I love old maps, particularly city maps. They are a pictorial insight into a city and it's environment. They are not real, no map ever is. Rather they are a representation of how the designer's imagined the city to look. Even in the choice of what to represent, the designer and illustrator, Carl Crow and V Kovalsky, reveal who they are talking to - tourists to the city. The choice of subject matter, the chinoiserie, even the lettering, are selling the image that Shanghai wanted to portray. And sitting in the middle, dominating the river in both size and prominence, are the ships of the Western fleets, displaying graphically who controlled the city.
In the Inspector Danilov novels I use three maps to imagine the city. This one, a more detailed street map of the time and a map from an earlier tourist directory. All give me slightly different vision of the city. I have tried to be as authentic as I can, detailing the streets and areas that Danilov and Strachan inhabit and walk around. For me, the city is as important a character in the novels as any of the people, possibly more so.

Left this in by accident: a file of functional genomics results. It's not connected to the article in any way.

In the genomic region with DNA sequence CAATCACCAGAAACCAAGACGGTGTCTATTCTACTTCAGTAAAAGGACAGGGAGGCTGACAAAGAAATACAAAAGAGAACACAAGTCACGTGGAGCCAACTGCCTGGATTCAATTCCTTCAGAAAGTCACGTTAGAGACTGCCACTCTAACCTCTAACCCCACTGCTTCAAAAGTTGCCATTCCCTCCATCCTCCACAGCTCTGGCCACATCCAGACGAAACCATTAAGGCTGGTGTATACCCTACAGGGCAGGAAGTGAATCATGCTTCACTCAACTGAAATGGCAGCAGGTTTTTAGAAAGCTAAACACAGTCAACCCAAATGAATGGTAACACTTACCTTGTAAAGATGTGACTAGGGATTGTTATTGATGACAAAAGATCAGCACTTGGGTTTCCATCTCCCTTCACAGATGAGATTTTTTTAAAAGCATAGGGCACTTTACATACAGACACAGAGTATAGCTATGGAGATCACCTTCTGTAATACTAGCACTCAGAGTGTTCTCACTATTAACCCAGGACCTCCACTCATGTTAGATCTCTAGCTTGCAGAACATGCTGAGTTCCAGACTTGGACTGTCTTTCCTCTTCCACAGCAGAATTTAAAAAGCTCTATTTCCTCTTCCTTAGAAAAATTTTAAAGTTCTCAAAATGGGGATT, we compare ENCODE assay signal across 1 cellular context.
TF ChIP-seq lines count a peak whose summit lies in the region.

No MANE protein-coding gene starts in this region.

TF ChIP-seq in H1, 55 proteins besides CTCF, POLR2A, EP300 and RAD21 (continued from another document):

I love maps, in all their shapes and sizes. It's no coincidence that the first explorers proclaimed their ownership of new territories by mapping them. And the Pope, when he wanted to divide the world between the Spanish and Portuguese spheres of influence, simply drew line down the centre of a globe, dividing the New World in half.
Maps show more than just streets and alleys, blocks and buildings, they show who owned what and when. They are a guide to the minds of their creators as they are a guide to the reader.
Finally, I'm not sure if anybody owns copyright to this image, but if they do, simply message me and I will be happy to attribute it.